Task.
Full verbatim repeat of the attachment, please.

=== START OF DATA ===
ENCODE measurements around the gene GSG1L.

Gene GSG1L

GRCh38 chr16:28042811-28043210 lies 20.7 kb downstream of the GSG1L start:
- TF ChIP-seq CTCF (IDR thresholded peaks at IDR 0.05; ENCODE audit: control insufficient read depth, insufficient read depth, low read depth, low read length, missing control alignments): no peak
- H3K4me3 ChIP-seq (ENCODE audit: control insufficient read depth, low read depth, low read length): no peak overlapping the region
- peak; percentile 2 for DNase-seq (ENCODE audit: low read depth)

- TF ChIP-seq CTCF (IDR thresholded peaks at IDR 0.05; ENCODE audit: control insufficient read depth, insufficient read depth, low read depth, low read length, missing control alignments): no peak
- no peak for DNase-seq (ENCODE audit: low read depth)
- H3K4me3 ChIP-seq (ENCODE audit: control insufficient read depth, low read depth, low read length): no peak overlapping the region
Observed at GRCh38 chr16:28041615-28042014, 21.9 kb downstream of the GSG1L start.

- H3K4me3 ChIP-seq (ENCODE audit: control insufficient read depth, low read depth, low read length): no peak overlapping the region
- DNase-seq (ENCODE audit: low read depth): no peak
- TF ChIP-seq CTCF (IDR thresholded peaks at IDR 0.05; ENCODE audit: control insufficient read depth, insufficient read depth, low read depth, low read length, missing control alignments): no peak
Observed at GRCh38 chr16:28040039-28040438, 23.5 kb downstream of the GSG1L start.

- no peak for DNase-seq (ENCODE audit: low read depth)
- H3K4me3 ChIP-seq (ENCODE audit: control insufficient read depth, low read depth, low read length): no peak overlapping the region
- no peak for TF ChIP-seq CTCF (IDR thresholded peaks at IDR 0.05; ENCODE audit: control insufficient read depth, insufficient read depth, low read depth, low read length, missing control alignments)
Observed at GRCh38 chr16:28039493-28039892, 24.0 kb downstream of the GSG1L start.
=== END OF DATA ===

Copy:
ENCODE measurements around the gene GSG1L.

Gene GSG1L

GRCh38 chr16:28042811-28043210 lies 20.7 kb downstream of the GSG1L start:
- TF ChIP-seq CTCF (IDR thresholded peaks at IDR 0.05; ENCODE audit: control insufficient read depth, insufficient read depth, low read depth, low read length, missing control alignments): no peak
- H3K4me3 ChIP-seq (ENCODE audit: control insufficient read depth, low read depth, low read length): no peak overlapping the region
- peak; percentile 2 for DNase-seq (ENCODE audit: low read depth)

- TF ChIP-seq CTCF (IDR thresholded peaks at IDR 0.05; ENCODE audit: control insufficient read depth, insufficient read depth, low read depth, low read length, missing control alignments): no peak
- no peak for DNase-seq (ENCODE audit: low read depth)
- H3K4me3 ChIP-seq (ENCODE audit: control insufficient read depth, low read depth, low read length): no peak overlapping the region
Observed at GRCh38 chr16:28041615-28042014, 21.9 kb downstream of the GSG1L start.

- H3K4me3 ChIP-seq (ENCODE audit: control insufficient read depth, low read depth, low read length): no peak overlapping the region
- DNase-seq (ENCODE audit: low read depth): no peak
- TF ChIP-seq CTCF (IDR thresholded peaks at IDR 0.05; ENCODE audit: control insufficient read depth, insufficient read depth, low read depth, low read length, missing control alignments): no peak
Observed at GRCh38 chr16:28040039-28040438, 23.5 kb downstream of the GSG1L start.

- no peak for DNase-seq (ENCODE audit: low read depth)
- H3K4me3 ChIP-seq (ENCODE audit: control insufficient read depth, low read depth, low read length): no peak overlapping the region
- no peak for TF ChIP-seq CTCF (IDR thresholded peaks at IDR 0.05; ENCODE audit: control insufficient read depth, insufficient read depth, low read depth, low read length, missing control alignments)
Observed at GRCh38 chr16:28039493-28039892, 24.0 kb downstream of the GSG1L start.